Steve Martin on Whole Foods, L.A.'s Bird Streets and his new bluegrass song ‘California’

Steve Martin's new song celebrates the westward migration.
(I-D PR)

Steve Martin harnesses an archetypal conceit — “Come to California!” — for his new song with the Steep Canyon Rangers. Called, simply, “California,” the bluegrass come-on is written from the perspective of a man beckoning his love in Oklahoma to move West and chase her dreams as a writer.

Not surprisingly, the song doesn’t travel the predictable route. Martin, who has written for stage, screen, song, stand-up routine and printed word, knows his way around a yarn. He also knows his way around his banjo. Since 2010, he’s awarded worthy players the Steve Martin Prize for Excellence in Banjo & Bluegrass, a prize he began giving out on “The Late Show With David Letterman.” Earlier this month, he announced he was donating the one-of-a-kind, gold-plated banjo given to him by the Kennedy Center when he won the Mark Twain Prize in 2005 to the American Banjo Museum in Oklahoma City. And for the past decade he’s participated in a series of collaborations with Grammy-winning bluegrass players the Steep Canyon Rangers.

Martin first performed with the Asheville, N.C., band at a 2009 benefit for the Los Angeles Public Library, and has since recorded two acclaimed bluegrass albums with them. The new song, “California,” is their first work since “The Long Awaited Album” in 2017.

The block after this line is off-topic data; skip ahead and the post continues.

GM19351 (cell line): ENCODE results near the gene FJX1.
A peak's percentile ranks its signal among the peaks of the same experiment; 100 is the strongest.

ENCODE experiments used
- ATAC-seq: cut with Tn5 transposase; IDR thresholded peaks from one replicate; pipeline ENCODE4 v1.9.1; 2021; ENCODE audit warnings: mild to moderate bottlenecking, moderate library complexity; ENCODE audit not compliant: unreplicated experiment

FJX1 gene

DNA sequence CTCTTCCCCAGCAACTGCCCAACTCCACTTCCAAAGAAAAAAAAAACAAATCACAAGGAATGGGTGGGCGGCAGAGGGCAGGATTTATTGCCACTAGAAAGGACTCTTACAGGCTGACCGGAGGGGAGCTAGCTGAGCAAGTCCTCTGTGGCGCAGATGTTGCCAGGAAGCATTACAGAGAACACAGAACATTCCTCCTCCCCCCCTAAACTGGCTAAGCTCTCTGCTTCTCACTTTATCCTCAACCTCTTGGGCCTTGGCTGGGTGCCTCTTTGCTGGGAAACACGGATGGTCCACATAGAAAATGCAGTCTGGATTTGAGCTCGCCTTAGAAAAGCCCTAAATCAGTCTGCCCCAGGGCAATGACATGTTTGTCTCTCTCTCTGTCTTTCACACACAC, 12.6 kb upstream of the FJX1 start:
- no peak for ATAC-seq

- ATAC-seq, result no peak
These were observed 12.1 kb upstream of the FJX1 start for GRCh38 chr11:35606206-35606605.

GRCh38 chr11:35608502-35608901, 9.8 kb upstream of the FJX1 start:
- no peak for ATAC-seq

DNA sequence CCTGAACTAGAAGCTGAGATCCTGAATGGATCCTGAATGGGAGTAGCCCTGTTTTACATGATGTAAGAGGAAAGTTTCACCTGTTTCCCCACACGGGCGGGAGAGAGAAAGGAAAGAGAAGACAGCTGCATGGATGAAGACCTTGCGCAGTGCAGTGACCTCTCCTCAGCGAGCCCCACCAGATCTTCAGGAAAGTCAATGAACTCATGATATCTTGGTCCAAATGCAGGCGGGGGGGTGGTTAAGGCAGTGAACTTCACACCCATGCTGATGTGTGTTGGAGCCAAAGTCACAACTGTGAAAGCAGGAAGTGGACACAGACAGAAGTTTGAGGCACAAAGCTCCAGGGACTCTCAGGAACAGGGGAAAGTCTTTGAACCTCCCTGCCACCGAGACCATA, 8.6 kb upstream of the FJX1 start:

“Took a house in California / Overlooks the Sunset Strip,” Martin sings to open the song, his phrasing short and sharp. “Said you’d join me when I’m settled / Now I sit here six weeks in.” Scene thus set, the singer and the band maneuver through a round of fiddle and banjo runs.

“I’ve written about Santa Fe, where I used to live, and a couple other places,” Martin said recently from his home in New York. “And ‘California’ just came up because I’ve lived there my whole life. I don’t live there anymore, but I just love it.”


Needless to say, the protagonist hits a few road bumps in the song. Manuscripts are pitched, HBO is name-checked. The aspiring hero meets a love interest at a Whole Foods. They smoke weed in a house in L.A.'s Bird Streets neighborhood. All over the course of three spirited minutes.

Martin, who will spend the end of January touring around Florida with his friend and fellow comedian Martin Short (and heads to the U.K. with Short in March), recently spoke to The Times about the genesis of “California.” The conversation has been edited for length and clarity.

What sparked you to write “California”?
It’s kind of bizarre. I’d just done an album with the Steep Canyon Rangers. It was called “The Long Awaited Album,” and right after we recorded it, I thought, “Well, that’s it. I’m probably not going to be writing any more songs.”

But then I just started working on this song, and I think it might have been inspired by a couple of things. One is, about 10 years ago, I was searching on Google Maps, and I realized that the area above Sunset that I always loved — Brasher and Wren and Oriole — had an actual designation, the Bird Streets. We’d always called them the Bird Streets, but now they’re on the map as a locale. And I thought, “Oh, that’s really interesting that this has become a place.”